Georgina Lydia Lee (1869-1965) moved in high society and, together with her husband Charles, had many contacts with members of the Establishment.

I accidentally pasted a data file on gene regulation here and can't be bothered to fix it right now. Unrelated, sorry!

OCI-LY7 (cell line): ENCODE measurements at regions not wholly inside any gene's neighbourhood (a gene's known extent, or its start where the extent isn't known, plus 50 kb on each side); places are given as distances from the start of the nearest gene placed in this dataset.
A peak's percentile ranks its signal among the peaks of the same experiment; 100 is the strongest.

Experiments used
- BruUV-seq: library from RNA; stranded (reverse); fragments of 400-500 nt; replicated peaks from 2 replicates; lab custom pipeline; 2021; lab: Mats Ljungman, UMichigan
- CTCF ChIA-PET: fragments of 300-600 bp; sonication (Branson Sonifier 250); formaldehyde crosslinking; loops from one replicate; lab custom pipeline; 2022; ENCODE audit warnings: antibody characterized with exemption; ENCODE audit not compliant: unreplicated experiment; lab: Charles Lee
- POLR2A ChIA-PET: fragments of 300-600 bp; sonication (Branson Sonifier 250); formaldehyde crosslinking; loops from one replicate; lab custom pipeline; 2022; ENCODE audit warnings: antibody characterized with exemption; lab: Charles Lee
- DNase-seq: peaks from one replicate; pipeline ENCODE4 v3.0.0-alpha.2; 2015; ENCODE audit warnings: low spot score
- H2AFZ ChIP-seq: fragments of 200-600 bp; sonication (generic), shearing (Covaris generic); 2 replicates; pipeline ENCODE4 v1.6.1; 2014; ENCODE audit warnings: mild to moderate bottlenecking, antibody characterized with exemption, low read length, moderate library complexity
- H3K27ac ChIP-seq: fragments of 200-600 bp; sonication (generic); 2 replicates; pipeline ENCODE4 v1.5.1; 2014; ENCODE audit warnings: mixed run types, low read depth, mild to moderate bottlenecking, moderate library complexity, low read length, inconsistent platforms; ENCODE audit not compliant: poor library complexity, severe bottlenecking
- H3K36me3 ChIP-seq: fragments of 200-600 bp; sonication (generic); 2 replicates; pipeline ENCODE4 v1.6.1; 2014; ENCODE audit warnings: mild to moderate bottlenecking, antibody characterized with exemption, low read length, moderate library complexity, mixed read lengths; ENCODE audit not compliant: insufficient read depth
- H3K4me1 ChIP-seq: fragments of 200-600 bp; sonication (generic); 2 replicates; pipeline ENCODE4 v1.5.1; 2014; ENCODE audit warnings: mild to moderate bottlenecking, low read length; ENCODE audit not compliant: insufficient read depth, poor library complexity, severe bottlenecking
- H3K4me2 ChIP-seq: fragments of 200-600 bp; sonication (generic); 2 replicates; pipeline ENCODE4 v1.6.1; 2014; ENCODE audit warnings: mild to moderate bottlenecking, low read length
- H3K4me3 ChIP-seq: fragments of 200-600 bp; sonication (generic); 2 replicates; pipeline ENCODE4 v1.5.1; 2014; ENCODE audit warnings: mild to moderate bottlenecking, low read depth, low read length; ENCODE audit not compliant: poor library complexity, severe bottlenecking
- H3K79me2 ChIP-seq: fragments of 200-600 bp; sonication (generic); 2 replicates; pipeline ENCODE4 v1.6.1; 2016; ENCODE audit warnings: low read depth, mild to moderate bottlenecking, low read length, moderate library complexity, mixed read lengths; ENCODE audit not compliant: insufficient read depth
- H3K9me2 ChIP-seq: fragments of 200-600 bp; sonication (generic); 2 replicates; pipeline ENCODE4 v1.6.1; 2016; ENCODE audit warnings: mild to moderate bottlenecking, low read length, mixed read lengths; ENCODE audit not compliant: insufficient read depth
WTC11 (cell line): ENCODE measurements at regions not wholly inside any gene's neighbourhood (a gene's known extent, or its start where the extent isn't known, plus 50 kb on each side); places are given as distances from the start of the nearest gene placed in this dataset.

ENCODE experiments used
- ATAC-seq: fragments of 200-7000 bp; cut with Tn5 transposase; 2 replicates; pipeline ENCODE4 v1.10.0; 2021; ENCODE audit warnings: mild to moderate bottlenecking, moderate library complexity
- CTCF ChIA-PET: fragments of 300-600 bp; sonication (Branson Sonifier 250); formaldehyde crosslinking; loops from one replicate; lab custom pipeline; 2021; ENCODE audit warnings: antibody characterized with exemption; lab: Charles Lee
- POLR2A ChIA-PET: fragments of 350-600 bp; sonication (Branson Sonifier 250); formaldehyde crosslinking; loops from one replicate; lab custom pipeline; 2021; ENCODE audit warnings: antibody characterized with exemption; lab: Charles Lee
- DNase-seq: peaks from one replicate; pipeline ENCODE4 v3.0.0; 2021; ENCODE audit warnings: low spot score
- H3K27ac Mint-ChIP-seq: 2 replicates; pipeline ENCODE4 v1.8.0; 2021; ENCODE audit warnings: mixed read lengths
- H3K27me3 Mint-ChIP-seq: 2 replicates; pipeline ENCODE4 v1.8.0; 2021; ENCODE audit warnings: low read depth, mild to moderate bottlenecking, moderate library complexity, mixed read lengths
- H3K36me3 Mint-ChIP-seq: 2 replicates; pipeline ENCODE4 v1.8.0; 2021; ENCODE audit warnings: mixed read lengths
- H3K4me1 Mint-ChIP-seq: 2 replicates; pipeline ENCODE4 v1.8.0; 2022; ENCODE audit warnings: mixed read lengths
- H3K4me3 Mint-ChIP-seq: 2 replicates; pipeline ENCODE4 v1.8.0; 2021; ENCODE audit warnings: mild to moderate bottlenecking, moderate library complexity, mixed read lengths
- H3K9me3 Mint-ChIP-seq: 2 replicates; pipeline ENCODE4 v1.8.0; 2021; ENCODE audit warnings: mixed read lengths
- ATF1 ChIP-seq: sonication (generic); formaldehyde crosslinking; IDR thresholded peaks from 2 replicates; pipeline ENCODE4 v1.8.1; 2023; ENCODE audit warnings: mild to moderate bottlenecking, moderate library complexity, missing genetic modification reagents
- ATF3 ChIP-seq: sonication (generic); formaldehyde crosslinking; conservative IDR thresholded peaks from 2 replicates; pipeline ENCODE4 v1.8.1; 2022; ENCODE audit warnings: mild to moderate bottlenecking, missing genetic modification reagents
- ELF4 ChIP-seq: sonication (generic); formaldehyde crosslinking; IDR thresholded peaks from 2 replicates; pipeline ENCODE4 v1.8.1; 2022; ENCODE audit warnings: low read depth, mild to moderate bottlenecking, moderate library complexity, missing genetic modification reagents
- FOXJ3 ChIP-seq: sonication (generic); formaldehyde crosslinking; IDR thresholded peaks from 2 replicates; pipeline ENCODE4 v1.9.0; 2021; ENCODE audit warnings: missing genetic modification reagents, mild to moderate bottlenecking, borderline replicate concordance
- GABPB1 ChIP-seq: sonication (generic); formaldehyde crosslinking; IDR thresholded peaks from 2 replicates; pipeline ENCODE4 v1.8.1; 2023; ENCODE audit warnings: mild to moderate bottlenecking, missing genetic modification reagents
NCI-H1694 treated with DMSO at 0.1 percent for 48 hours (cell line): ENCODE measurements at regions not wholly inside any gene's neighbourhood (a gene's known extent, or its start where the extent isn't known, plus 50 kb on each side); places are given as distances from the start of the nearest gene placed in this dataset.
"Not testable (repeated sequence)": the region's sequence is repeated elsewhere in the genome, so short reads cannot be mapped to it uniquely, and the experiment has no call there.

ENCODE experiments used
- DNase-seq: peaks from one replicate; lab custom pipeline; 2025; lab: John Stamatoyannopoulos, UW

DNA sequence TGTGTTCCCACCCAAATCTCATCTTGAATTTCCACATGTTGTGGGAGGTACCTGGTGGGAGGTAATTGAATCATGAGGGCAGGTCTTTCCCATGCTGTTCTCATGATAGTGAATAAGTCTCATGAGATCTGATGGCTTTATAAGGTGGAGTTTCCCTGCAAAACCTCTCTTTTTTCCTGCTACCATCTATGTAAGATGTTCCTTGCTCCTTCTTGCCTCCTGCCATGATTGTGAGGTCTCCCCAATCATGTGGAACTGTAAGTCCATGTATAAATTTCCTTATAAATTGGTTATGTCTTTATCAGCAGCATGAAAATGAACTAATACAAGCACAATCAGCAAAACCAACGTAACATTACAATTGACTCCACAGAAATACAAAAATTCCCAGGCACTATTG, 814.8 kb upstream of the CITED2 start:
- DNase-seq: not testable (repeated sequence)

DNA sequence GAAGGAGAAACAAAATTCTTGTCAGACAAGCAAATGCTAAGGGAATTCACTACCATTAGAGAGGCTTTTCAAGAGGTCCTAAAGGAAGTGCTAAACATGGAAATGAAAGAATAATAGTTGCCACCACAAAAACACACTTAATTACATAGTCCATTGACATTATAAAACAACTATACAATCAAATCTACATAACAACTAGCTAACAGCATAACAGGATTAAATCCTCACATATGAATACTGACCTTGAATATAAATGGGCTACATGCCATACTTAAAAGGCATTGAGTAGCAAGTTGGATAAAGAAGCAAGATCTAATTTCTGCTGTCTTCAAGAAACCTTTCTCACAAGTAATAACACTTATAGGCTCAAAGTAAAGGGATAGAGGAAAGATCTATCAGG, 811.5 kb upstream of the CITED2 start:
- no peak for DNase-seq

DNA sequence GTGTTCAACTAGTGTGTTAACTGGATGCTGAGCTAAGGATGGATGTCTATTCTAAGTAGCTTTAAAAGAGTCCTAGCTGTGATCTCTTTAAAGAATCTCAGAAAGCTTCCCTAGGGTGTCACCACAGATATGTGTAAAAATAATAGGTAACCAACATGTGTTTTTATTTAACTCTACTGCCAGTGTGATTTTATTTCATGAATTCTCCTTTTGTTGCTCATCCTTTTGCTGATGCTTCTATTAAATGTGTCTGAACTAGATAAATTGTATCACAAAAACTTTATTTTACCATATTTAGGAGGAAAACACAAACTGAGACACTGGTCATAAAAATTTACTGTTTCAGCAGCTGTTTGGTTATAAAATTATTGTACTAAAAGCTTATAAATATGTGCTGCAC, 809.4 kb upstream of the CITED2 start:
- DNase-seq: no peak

Georgina Lydia Lee (1869-1965) moved in high society and, together with her husband Charles, had many contacts with members of the Establishment. In October 1913, aged 44, Georgina gave birth to her only child, Harry. Georgina was closely involved with the domestic war. She describes the food shortages that took hold as Britain was blockaded and the terror and carnage caused by the Zepplin air raids that assailed London. Letters from the six serving members of her family alerted her to the despair at the size of the Regular Army in 1914, the reality of the shell shortage scandal in 1915, the shortcomings of Sir Ian Hamilton in the Gallipoli campaign. By late 1916 Georgina shared her countrymen's anti-German feeling, as the scale of the Somme casualties became known. She writes of public figures, such as Sir Edward Grey, Asquith, Churchill and Lloyd George and the events that shook British society in the midst of war. Her diaries offer a fascinating insight into how Britain coped with the pressures and crises of the First World War on the Home Front.